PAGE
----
Backing up your data is important, and although you should definitely be using one of the best online backup services to ensure your data is safe, you don’t need one to protect your browsing profile in Chrome. This guide will show you how to backup Google Chrome and make sure nothing in the browser is lost, should your computer meet an unfortunate end.

Chrome is one of the most secure web browsers around, but that doesn’t mean your information is inherently safe if your device dies. If this happens, there’s probably a bunch of data saved in the browser that you’ll want to retrieve. This includes apps, bookmarks, favorites, extensions, browsing history, settings, themes, open tabs, autofill form content and payment methods.

If you lose access to this data, you’ll have to redownload all your extensions, re-enter your information — such as passwords and addresses — and set up your preferences again the way you like them. Since your browsing history will be gone, you can also forget about hunting down that one article you vaguely remember reading a few weeks back.

If you’re just installing Chrome for the first time, be sure to check out our Google Chrome review to discover everything the browser is capable of. For now, let’s see how to make sure your browsing data is safe and secure.

How to Backup Google Chrome in Browser

The easiest way to backup Google Chrome is to do it through the browser. To do so, you must create a Google account or sign in with your existing one. Start by clicking on the three dots in the browser’s top-right corner and then on the “settings” option near the bottom of this menu.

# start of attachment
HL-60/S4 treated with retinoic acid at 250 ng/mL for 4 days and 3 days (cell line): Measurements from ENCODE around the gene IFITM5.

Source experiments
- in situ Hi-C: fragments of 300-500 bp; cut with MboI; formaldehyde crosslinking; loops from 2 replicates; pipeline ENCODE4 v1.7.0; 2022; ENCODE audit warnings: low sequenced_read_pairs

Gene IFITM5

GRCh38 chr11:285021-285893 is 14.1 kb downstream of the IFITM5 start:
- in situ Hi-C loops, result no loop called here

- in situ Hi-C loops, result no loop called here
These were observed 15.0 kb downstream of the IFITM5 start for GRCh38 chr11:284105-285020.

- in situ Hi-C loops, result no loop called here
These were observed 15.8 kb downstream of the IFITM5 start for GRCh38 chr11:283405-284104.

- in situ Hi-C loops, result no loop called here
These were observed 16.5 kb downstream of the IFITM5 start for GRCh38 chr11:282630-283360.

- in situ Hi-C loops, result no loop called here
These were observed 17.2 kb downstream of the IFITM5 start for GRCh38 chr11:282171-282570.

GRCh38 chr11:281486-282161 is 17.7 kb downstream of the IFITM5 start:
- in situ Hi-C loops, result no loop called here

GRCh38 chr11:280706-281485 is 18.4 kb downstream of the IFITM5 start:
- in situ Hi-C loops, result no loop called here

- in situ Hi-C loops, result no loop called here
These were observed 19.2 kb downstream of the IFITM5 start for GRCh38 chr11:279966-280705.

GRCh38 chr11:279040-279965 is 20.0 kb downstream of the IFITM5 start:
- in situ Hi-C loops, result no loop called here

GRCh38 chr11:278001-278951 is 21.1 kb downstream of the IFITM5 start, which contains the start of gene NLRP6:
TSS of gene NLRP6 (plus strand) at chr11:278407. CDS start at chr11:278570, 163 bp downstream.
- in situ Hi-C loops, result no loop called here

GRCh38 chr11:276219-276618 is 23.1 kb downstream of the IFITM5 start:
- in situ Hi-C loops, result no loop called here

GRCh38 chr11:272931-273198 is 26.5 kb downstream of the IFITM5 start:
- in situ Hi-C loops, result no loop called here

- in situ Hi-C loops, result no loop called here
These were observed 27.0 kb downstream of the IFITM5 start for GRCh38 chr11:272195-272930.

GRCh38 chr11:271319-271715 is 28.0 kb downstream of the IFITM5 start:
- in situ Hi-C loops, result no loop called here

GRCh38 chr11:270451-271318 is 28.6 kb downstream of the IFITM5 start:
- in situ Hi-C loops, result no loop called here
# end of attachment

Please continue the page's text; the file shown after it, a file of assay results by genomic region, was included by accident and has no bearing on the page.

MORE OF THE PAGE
Three-Dots

From here, you should see a large, blue button labelled “turn on sync…”. Once you click it, you’ll be taken to the Google login page.

Here you can either log in with an existing Google account or create a new one by clicking “create account.” 

To create a new account, you’ll need to enter your name, date of birth and desired Gmail address, as well as a password. Once your account is created, repeat the steps above to arrive at the login screen again.

Either way, once you’re done linking your account with the browser, you can return to the settings menu and click “turn on sync” again, which will prompt you to confirm.

From here, click “manage sync” to see what information is being transferred. You can either choose to sync everything, or pick and choose from the list shown in the screenshot below. Once you’ve decided what to sync, it will all be made automatically available across devices, so long as you sign in with the same Google account.

How to Backup Chrome Bookmarks, History & More

To summarize, you can backup Google Chrome using your Google account by following these steps.

  1. Enter the settings menu
  2. Create or log in to a Google Account